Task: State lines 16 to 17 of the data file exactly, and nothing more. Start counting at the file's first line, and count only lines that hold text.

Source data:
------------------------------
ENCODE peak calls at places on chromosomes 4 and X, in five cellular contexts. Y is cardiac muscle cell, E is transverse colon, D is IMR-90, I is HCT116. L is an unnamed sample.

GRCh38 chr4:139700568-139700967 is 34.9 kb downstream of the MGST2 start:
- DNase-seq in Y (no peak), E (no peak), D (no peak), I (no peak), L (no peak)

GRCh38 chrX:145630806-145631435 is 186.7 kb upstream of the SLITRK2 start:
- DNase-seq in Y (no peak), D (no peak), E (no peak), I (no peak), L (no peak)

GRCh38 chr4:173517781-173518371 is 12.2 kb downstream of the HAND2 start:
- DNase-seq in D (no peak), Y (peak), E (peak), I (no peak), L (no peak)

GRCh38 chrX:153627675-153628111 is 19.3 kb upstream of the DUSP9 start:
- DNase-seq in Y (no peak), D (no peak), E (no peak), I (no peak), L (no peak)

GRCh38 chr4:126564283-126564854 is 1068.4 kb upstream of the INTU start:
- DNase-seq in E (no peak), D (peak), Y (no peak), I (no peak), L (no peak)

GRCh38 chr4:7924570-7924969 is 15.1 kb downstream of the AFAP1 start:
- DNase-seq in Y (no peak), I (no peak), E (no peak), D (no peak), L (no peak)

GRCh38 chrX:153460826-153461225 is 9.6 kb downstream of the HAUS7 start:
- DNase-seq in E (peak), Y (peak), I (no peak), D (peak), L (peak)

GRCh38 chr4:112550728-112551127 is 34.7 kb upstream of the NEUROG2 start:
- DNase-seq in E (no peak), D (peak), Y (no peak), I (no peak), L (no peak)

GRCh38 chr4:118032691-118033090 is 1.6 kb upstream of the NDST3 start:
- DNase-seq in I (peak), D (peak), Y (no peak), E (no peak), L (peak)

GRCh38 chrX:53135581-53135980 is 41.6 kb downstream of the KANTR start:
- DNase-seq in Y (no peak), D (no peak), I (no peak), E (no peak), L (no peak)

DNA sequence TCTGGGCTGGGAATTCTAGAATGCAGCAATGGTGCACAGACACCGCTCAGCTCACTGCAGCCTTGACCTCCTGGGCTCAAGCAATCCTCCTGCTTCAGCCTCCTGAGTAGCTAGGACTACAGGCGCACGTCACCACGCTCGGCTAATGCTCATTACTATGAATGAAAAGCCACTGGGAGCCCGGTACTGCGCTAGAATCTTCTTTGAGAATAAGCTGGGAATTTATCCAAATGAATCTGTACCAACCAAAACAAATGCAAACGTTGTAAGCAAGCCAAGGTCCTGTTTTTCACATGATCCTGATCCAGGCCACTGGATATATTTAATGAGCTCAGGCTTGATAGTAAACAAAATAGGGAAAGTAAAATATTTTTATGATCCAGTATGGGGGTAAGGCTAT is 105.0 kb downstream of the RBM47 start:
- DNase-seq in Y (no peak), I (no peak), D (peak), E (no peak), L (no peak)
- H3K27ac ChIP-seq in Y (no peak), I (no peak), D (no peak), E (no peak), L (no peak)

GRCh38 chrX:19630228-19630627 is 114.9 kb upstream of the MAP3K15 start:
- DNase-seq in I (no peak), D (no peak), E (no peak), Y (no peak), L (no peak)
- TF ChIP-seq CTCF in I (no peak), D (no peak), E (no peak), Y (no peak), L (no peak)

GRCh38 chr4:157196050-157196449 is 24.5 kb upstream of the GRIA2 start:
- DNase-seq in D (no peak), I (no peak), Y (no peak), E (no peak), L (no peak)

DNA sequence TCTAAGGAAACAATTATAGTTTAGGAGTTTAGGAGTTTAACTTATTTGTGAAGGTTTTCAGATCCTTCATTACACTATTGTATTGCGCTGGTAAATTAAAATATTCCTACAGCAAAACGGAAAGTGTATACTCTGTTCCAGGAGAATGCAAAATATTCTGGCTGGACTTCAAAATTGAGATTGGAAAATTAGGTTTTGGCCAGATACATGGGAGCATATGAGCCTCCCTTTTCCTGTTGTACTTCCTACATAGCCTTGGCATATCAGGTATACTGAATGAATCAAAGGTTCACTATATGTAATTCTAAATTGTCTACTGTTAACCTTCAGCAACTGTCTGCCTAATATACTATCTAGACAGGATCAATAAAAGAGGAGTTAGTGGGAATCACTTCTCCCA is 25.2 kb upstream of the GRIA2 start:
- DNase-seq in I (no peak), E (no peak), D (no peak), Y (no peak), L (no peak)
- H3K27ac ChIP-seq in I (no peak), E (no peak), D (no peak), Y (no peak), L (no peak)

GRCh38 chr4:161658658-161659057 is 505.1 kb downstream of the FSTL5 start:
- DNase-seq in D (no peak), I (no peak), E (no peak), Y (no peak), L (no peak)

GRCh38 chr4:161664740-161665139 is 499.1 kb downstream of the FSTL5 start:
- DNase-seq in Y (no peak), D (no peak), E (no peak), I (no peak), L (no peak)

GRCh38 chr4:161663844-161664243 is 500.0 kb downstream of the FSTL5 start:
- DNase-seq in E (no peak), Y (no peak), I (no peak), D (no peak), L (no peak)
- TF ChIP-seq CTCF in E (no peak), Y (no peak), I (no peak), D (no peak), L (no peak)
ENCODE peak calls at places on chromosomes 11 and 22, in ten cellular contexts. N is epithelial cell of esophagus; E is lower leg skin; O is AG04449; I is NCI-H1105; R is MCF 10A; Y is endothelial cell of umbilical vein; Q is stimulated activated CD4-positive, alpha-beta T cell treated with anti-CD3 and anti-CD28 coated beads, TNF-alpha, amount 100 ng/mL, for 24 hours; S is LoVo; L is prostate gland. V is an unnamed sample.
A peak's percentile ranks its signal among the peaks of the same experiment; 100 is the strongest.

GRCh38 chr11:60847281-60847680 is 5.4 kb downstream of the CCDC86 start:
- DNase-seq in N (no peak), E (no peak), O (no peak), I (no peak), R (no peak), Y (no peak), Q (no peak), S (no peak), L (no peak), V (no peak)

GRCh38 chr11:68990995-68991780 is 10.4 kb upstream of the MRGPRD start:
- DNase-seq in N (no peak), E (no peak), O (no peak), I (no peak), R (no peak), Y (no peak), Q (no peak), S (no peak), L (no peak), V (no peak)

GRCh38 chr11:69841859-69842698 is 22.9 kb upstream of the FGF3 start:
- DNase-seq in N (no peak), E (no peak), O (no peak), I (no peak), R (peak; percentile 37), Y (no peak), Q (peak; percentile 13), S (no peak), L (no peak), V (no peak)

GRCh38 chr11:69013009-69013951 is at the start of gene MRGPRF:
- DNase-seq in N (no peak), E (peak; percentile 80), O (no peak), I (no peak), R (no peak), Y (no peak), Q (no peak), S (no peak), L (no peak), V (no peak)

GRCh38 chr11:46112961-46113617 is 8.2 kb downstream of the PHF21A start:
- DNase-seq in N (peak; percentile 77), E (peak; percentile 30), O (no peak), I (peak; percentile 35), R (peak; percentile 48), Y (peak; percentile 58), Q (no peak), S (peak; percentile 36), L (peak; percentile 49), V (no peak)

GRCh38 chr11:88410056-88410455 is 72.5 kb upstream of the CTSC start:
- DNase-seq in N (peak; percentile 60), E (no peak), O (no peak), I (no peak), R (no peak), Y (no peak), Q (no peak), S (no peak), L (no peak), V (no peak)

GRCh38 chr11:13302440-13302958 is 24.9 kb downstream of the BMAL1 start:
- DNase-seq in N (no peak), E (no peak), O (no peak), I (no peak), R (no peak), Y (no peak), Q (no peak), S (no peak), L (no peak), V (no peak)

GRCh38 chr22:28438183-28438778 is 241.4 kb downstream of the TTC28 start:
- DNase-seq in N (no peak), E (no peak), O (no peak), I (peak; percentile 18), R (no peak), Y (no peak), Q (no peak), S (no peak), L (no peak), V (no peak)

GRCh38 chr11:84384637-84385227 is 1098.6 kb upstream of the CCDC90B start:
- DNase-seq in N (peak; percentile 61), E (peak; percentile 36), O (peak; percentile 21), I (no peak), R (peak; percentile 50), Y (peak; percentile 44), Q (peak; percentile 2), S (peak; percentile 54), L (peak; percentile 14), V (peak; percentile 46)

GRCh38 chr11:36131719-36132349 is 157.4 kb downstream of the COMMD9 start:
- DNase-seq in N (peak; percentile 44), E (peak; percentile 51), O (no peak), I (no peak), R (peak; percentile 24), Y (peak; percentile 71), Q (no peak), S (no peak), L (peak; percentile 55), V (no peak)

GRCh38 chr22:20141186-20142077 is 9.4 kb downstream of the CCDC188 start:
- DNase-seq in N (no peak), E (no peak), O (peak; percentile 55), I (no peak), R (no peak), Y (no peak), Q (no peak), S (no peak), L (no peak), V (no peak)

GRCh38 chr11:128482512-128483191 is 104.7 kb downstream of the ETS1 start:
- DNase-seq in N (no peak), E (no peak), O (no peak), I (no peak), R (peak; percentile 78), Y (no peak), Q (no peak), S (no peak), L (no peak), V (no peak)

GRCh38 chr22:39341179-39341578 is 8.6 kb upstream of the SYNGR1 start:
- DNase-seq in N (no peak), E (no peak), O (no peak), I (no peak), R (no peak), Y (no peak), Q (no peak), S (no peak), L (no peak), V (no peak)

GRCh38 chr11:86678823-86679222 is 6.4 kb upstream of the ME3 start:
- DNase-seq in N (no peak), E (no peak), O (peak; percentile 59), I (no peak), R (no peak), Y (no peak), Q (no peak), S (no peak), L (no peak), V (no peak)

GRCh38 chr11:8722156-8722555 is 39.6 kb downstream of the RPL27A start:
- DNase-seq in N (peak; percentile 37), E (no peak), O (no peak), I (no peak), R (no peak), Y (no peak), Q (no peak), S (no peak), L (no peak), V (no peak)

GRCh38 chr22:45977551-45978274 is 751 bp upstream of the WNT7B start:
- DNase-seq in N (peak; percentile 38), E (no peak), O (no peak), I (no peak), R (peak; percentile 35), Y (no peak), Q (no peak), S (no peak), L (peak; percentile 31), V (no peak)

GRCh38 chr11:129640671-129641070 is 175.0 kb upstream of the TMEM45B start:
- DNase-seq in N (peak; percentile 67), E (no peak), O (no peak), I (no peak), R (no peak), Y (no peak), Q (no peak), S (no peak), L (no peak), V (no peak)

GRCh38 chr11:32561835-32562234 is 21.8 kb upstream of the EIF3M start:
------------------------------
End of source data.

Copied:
GRCh38 chr4:112550728-112551127 is 34.7 kb upstream of the NEUROG2 start:
- DNase-seq in E (no peak), D (peak), Y (no peak), I (no peak), L (no peak)